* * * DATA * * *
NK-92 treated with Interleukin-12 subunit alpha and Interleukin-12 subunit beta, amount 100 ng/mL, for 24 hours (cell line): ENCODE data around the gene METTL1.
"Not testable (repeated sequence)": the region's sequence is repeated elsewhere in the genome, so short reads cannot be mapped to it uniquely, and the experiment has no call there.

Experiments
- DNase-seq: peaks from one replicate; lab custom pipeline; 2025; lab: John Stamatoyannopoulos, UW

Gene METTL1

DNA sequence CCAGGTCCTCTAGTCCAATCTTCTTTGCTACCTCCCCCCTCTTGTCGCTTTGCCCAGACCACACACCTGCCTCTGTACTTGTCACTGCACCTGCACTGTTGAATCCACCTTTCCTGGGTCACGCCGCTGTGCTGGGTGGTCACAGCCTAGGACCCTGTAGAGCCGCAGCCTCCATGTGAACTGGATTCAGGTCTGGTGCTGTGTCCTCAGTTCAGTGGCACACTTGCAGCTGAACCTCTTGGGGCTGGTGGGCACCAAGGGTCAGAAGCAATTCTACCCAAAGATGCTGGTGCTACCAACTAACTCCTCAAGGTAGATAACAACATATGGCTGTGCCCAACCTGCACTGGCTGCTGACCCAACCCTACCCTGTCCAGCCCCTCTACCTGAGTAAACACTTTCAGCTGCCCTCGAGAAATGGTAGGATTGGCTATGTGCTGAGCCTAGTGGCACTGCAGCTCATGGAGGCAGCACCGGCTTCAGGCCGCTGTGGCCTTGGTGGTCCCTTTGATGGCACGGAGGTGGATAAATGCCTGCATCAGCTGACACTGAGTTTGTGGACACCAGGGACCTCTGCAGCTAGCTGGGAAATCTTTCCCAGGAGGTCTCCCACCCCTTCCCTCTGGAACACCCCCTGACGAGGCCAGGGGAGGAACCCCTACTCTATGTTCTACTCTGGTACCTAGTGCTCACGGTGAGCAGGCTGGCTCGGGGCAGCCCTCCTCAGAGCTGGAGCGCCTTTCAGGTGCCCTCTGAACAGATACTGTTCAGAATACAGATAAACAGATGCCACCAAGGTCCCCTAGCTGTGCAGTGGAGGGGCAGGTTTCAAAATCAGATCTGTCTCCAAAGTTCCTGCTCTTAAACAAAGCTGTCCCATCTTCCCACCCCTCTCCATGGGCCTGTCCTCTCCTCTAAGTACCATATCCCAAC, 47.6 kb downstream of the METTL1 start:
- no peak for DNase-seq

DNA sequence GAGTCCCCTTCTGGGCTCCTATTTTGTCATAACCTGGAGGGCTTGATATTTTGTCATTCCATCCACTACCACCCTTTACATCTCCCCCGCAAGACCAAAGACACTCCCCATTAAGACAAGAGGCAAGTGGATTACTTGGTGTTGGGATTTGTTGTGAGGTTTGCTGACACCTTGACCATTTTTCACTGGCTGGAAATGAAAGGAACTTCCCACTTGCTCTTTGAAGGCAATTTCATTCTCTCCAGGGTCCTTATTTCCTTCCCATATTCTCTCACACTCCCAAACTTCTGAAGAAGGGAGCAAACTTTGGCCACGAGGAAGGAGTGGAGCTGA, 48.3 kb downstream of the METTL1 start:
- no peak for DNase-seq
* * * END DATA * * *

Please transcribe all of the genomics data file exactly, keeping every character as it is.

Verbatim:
NK-92 treated with Interleukin-12 subunit alpha and Interleukin-12 subunit beta, amount 100 ng/mL, for 24 hours (cell line): ENCODE data around the gene METTL1.
"Not testable (repeated sequence)": the region's sequence is repeated elsewhere in the genome, so short reads cannot be mapped to it uniquely, and the experiment has no call there.

Experiments
- DNase-seq: peaks from one replicate; lab custom pipeline; 2025; lab: John Stamatoyannopoulos, UW

Gene METTL1

DNA sequence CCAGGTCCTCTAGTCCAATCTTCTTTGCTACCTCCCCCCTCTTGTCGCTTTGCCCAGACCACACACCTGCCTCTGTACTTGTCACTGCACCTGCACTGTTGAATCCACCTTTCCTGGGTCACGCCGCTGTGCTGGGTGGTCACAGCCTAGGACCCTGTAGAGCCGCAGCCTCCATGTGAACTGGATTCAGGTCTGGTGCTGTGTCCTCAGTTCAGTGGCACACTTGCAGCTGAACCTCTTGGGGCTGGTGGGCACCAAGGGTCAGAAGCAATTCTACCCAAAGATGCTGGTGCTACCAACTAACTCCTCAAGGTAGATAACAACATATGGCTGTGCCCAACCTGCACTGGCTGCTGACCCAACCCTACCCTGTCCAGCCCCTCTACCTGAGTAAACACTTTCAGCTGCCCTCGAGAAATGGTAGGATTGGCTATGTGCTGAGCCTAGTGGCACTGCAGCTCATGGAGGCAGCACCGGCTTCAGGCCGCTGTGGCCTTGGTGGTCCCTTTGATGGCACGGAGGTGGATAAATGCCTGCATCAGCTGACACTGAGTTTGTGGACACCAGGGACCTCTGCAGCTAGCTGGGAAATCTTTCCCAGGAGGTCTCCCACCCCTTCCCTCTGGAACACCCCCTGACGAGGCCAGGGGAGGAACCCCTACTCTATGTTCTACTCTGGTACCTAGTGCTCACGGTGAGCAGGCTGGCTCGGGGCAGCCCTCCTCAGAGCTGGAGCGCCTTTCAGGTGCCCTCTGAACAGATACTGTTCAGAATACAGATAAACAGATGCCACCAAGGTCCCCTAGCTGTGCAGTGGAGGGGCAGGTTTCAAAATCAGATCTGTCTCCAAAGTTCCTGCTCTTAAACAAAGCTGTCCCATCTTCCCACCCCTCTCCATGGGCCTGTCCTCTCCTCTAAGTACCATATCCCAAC, 47.6 kb downstream of the METTL1 start:
- no peak for DNase-seq

DNA sequence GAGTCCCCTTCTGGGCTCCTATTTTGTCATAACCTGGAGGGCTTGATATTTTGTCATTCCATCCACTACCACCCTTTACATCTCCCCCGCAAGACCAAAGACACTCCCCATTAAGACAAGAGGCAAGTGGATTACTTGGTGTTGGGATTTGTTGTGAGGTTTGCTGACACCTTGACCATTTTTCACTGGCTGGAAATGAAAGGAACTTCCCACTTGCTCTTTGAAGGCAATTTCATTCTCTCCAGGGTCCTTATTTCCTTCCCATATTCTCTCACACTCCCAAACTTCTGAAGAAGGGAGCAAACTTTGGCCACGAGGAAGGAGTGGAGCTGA, 48.3 kb downstream of the METTL1 start:
- no peak for DNase-seq